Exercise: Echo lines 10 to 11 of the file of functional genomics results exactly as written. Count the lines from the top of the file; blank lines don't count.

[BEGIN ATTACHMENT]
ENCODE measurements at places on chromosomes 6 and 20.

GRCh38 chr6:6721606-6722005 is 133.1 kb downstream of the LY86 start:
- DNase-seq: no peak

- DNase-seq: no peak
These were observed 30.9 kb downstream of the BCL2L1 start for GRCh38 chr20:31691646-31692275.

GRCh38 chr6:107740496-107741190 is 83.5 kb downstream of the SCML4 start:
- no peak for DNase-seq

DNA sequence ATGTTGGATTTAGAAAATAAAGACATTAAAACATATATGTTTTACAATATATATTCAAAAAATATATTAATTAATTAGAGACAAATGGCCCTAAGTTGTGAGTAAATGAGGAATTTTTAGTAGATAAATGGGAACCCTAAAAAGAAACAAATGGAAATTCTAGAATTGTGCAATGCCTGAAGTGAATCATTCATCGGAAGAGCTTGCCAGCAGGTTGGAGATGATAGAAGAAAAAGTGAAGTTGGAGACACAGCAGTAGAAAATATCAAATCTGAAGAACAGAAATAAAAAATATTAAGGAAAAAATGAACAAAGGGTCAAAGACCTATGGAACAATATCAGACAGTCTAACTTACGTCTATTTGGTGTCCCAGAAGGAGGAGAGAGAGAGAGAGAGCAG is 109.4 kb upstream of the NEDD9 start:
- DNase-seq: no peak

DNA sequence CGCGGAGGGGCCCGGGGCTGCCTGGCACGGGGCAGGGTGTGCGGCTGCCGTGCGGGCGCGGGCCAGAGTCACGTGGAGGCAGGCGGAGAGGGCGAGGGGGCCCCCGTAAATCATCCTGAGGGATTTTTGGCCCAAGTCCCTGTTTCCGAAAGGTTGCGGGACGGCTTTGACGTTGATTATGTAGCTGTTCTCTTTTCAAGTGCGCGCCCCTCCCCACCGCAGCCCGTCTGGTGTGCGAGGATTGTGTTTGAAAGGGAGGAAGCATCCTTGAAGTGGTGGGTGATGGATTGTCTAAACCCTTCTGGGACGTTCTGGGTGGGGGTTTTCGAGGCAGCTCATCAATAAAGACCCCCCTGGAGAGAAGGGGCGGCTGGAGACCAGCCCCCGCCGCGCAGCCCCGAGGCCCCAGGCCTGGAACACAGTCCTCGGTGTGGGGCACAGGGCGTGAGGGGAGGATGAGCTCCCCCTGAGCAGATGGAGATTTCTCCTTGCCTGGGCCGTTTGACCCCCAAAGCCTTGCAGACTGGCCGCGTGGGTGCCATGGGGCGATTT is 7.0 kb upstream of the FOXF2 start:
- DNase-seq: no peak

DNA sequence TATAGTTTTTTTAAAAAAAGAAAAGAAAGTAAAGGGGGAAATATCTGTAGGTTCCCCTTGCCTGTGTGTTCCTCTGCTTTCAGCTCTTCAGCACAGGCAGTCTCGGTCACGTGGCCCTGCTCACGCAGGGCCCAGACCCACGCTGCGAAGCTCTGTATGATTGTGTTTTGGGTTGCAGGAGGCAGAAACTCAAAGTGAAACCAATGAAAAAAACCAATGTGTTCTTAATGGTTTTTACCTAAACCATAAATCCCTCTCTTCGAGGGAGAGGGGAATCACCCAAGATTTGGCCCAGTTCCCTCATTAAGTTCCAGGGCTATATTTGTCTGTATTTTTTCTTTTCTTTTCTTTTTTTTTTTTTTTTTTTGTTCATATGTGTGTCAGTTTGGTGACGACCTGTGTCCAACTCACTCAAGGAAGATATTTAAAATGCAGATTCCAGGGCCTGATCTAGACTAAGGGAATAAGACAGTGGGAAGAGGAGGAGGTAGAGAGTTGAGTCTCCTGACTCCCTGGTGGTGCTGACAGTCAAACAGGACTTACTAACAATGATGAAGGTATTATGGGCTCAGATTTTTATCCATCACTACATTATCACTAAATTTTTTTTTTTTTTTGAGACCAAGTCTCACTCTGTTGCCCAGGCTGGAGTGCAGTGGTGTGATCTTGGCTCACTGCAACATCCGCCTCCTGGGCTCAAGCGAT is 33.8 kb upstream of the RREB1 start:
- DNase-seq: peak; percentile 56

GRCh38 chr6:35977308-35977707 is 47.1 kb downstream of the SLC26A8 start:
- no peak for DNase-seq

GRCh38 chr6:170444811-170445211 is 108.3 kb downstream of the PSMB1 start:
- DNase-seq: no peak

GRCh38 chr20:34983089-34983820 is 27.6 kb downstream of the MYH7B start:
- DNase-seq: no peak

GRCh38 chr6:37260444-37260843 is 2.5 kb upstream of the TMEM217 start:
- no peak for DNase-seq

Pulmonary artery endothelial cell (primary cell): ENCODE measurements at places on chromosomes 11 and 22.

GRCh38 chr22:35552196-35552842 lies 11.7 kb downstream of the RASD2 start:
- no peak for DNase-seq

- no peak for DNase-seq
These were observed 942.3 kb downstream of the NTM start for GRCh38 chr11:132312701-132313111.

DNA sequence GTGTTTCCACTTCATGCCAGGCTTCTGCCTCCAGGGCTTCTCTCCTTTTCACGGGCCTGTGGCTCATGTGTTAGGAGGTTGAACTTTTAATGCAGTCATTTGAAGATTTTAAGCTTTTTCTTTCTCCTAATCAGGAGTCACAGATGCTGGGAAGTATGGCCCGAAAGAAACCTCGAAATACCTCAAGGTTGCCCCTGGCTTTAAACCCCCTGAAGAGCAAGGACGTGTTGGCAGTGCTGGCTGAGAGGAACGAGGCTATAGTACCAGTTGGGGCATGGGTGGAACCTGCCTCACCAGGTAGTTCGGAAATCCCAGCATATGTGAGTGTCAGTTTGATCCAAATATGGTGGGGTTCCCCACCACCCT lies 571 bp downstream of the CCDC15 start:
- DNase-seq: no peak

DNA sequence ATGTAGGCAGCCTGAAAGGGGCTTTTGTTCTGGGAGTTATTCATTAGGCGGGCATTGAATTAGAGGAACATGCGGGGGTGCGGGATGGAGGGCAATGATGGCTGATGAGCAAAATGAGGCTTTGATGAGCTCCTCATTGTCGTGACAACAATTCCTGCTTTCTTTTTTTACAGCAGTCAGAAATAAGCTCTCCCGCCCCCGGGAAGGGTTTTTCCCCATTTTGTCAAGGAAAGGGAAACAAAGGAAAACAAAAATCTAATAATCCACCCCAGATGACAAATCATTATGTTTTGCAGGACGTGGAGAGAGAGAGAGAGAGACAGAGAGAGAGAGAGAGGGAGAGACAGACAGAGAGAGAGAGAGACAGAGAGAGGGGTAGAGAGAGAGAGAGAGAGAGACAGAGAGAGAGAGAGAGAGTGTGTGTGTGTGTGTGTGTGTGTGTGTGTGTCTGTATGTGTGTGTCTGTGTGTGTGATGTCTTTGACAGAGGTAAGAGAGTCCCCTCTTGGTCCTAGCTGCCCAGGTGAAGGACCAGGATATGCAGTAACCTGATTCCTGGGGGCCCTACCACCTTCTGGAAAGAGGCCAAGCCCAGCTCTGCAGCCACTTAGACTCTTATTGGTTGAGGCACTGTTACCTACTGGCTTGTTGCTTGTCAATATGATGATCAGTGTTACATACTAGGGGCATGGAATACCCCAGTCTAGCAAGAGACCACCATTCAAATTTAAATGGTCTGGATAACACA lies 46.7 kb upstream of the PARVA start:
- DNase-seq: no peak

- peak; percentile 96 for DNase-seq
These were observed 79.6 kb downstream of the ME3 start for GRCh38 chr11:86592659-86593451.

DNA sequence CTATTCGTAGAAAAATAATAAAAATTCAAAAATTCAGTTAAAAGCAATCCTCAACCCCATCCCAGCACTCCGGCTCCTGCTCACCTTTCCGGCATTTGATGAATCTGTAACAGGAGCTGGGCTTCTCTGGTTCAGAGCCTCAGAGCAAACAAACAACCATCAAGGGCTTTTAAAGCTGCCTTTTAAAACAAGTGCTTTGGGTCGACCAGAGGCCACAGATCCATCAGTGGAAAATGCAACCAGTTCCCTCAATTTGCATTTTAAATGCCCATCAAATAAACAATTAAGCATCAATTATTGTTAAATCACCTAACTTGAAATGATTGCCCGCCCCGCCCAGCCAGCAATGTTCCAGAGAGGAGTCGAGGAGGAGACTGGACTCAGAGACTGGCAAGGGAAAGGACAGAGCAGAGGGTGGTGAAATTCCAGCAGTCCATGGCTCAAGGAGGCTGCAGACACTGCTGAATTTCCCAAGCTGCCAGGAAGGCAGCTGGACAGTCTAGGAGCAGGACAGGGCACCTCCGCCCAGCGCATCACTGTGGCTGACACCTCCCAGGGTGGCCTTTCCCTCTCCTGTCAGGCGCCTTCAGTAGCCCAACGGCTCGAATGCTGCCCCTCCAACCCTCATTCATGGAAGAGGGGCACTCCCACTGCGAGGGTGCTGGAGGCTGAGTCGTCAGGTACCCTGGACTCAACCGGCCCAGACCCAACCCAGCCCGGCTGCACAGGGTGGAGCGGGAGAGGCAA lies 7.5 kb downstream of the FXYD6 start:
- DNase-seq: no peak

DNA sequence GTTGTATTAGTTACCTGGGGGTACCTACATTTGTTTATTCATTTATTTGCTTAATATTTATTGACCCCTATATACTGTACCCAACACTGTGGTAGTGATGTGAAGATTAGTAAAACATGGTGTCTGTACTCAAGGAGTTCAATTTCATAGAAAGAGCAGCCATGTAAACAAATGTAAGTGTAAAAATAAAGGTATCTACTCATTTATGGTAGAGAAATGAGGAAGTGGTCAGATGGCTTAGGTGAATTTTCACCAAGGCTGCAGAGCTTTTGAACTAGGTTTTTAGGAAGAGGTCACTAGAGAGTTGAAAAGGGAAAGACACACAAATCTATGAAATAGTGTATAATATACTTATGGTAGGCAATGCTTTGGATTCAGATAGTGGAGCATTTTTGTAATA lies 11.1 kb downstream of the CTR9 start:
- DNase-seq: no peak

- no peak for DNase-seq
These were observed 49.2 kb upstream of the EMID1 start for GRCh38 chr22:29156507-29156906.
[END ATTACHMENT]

DNA sequence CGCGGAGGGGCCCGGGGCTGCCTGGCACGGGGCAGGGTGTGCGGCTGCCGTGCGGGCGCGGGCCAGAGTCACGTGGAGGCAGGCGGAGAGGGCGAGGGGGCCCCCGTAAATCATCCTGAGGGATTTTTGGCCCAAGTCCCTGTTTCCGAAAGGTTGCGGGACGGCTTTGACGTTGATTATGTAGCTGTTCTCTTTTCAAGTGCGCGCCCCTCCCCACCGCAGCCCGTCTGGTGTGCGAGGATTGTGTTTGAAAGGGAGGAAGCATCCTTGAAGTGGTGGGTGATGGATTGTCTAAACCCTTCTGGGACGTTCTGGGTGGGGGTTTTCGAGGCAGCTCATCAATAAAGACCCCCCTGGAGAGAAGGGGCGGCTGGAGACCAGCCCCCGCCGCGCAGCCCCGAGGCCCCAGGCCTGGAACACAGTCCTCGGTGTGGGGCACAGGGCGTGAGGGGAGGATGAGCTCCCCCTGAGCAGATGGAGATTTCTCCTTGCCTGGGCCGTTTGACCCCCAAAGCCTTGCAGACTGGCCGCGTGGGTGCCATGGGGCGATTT is 7.0 kb upstream of the FOXF2 start:
- DNase-seq: no peak